Manage Learn to apply best practices and optimize your operations.

Why form fields aren't a good place to hide sensitive information

Web security guru Michael Cobb, takes an in-depth look at the dangers of HIDDEN form fields, how attackers use them to gain unauthorized entry or hijack sessions, and most importantly, how to secure the information sent in these fields.

Interactive Web sites use HTML forms for user feedback, online customer registration, authentication, shopping...

carts and so on. The input elements such as TEXT and RADIO are used to send data to a script or application for processing on the Web server, which generates a response based on the data received. Many sites use the form input type HIDDEN in order to pass data to the Web server without having to show it on the Web page and cluttering it with information that is irrelevant to the user. HIDDEN values are also used to maintain state information, since HTTP itself does not maintain state. Unfortunately, the attribute name HIDDEN is misleading. Although the value of a HIDDEN form field isn't displayed in a Web page, it can easily be viewed by any user who understands the View Source command found in most browsers.

Form input in terms of information system security constitutes an "allowed path," that is, the data is not blocked. It is allowed into the server. Because users can save, edit and then submit HTML pages from their machine, it is possible to pass bogus and unexpected values to the server via these "hidden" form fields. Forms that use HIDDEN fields to send authentication information, for example, could provide an attacker with a way to gain unauthorized entry. The same is true when cookies are used to store information as they are equally vulnerable to client-side modification. Using HIDDEN form fields to maintain state is risky too, because the session information is not truly hidden and therefore allows an attacker to hijack sessions.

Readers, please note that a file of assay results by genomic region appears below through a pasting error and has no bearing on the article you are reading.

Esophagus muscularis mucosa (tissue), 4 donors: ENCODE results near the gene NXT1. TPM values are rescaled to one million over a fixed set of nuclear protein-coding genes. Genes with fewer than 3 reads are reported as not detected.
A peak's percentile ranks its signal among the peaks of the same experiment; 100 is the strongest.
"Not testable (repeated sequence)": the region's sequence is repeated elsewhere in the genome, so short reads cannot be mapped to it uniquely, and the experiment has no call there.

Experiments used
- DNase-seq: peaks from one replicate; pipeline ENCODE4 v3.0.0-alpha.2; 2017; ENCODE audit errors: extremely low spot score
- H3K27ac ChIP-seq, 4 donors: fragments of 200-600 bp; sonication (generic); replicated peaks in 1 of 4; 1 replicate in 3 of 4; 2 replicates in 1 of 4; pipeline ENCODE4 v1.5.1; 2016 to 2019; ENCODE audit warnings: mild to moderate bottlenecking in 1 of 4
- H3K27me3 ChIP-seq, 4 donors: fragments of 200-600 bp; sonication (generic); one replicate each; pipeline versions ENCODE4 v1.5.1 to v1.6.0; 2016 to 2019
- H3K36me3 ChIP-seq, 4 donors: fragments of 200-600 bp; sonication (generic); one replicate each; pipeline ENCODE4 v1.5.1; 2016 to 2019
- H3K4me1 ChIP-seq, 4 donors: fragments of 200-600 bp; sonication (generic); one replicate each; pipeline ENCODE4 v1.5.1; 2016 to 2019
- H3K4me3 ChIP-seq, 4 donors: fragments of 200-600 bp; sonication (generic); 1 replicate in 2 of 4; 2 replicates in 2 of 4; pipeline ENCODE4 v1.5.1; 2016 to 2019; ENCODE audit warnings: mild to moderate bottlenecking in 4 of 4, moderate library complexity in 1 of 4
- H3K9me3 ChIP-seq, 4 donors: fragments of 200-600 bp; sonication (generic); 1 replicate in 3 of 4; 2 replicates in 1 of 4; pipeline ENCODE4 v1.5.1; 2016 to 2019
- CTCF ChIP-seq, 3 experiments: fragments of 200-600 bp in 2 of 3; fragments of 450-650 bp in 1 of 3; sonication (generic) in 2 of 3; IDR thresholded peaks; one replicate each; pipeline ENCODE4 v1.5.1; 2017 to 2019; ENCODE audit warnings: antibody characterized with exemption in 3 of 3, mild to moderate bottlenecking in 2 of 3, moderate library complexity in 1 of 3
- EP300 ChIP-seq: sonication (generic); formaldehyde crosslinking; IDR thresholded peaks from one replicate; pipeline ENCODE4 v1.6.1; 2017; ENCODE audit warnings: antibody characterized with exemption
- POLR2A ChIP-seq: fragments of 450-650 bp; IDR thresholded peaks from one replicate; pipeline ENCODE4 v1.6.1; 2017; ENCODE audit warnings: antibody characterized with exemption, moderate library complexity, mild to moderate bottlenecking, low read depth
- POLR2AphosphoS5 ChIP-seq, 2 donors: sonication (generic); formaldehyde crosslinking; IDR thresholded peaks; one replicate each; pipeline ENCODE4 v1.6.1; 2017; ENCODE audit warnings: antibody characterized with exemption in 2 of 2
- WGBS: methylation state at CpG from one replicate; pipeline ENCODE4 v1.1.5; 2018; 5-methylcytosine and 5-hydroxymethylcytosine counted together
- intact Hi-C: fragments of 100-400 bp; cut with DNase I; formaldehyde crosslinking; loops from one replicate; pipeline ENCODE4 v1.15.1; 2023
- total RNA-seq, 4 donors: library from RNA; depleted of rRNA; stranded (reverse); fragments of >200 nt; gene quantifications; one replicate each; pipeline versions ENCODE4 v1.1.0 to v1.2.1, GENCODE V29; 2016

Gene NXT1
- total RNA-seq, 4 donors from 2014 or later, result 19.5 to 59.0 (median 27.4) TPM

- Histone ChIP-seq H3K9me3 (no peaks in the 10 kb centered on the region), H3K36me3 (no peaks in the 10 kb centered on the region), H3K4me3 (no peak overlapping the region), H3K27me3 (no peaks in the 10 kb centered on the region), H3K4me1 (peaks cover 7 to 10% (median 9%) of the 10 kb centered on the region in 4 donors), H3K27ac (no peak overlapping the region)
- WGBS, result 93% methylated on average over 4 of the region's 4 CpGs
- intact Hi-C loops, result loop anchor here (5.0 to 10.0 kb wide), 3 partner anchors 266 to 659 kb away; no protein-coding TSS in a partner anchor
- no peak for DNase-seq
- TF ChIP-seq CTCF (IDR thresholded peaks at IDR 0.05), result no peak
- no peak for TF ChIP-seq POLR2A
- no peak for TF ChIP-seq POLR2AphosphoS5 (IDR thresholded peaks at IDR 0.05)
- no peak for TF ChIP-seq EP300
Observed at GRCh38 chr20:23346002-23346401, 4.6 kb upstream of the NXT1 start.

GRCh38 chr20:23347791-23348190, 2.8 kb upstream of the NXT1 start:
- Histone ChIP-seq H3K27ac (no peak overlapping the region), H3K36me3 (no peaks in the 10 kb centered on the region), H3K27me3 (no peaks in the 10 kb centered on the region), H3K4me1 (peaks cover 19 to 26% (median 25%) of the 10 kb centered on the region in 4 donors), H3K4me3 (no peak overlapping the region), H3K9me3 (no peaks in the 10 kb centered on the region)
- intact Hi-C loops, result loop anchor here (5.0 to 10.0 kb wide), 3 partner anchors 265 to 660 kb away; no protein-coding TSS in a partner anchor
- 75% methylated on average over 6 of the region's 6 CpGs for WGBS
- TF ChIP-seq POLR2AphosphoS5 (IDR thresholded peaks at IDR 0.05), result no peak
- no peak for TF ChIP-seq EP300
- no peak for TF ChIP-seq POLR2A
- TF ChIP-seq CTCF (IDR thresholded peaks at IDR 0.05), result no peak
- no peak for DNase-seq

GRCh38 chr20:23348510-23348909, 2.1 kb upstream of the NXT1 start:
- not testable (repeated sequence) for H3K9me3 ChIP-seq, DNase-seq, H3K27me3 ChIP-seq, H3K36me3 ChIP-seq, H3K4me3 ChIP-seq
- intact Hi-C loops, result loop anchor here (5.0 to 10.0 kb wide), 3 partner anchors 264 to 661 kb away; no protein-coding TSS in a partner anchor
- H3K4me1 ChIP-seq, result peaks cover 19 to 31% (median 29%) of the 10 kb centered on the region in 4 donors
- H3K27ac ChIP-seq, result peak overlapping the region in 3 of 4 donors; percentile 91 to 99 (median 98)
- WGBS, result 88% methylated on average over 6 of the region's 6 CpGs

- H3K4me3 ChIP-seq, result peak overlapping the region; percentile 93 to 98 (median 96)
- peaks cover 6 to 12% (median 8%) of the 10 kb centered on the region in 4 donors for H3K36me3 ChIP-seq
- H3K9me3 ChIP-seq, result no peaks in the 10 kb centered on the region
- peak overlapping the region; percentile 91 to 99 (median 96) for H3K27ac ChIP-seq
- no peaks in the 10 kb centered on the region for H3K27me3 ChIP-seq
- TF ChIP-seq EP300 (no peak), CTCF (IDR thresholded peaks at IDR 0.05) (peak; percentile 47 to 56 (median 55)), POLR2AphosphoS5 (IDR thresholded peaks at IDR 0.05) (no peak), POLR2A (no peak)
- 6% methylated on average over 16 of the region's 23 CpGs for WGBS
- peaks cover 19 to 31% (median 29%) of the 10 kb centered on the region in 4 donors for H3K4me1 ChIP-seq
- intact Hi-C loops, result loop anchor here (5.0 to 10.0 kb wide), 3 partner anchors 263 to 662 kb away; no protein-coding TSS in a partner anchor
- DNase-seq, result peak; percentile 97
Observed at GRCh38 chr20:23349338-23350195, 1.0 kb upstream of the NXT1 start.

More information

Learn how unvalidate Web application input works and what programmers can do to secure Web applications.

Keep your session tokens under lock and key.

Visit this resource center and learn how to reduce the risk of application attacks.

One way around the problem of HIDDEN form fields is to encrypt the hidden values in a form and decrypt them when required by a script or database operation. However, the best way to temporarily store information required by different forms is by using a session cookie that is used to access either server-side maintained session values or a database that stores the temporary values during the user's visit to your site.

Whether you use HIDDEN form fields or not, if your site uses input from a form to build SQL statements to send to a database or as variables within a CGI script, you must not assume that the input is valid or non-malicious. There are a number of attacks where user input can be used to gain access to a Web server if the input data is not validated before being processed either on receipt or on publication. This means that all user input data needs to be checked before being sent on to another process. If any input data is used in building a Web page or retrieved from a database or any other source, it must be checked before it is published on the Web page. Sanity checks and filters on all such data will ensure that any erroneous data is removed and attacks such as SQL injection can be thwarted.

About the author:
Michael Cobb, CISSP-ISSAP is the founder and managing director of Cobweb Applications Ltd., a consultancy that offers IT training and support in data security and analysis. He co-authored the book IIS Security and has written numerous technical articles for leading IT publications. Mike is the guest instructor for SearchSecurity's Web Security School and, as a site expert, answers user questions on application and platform security.

Next Steps

Web application attacks security guide: Preventing attacks and flaws

Web application attacks: Building hardened apps

Web application attacks: Types and countermeasures

This was last published in December 2005

Dig Deeper on Application attacks (buffer overflows, cross-site scripting)